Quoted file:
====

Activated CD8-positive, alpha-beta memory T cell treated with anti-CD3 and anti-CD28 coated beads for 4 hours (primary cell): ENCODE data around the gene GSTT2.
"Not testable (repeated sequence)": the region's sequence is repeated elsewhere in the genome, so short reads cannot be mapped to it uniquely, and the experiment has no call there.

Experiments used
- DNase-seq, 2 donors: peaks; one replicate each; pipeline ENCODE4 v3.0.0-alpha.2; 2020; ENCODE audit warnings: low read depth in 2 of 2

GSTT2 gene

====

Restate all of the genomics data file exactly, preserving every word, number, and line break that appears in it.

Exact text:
Activated CD8-positive, alpha-beta memory T cell treated with anti-CD3 and anti-CD28 coated beads for 4 hours (primary cell): ENCODE data around the gene GSTT2.
"Not testable (repeated sequence)": the region's sequence is repeated elsewhere in the genome, so short reads cannot be mapped to it uniquely, and the experiment has no call there.

Experiments used
- DNase-seq, 2 donors: peaks; one replicate each; pipeline ENCODE4 v3.0.0-alpha.2; 2020; ENCODE audit warnings: low read depth in 2 of 2

GSTT2 gene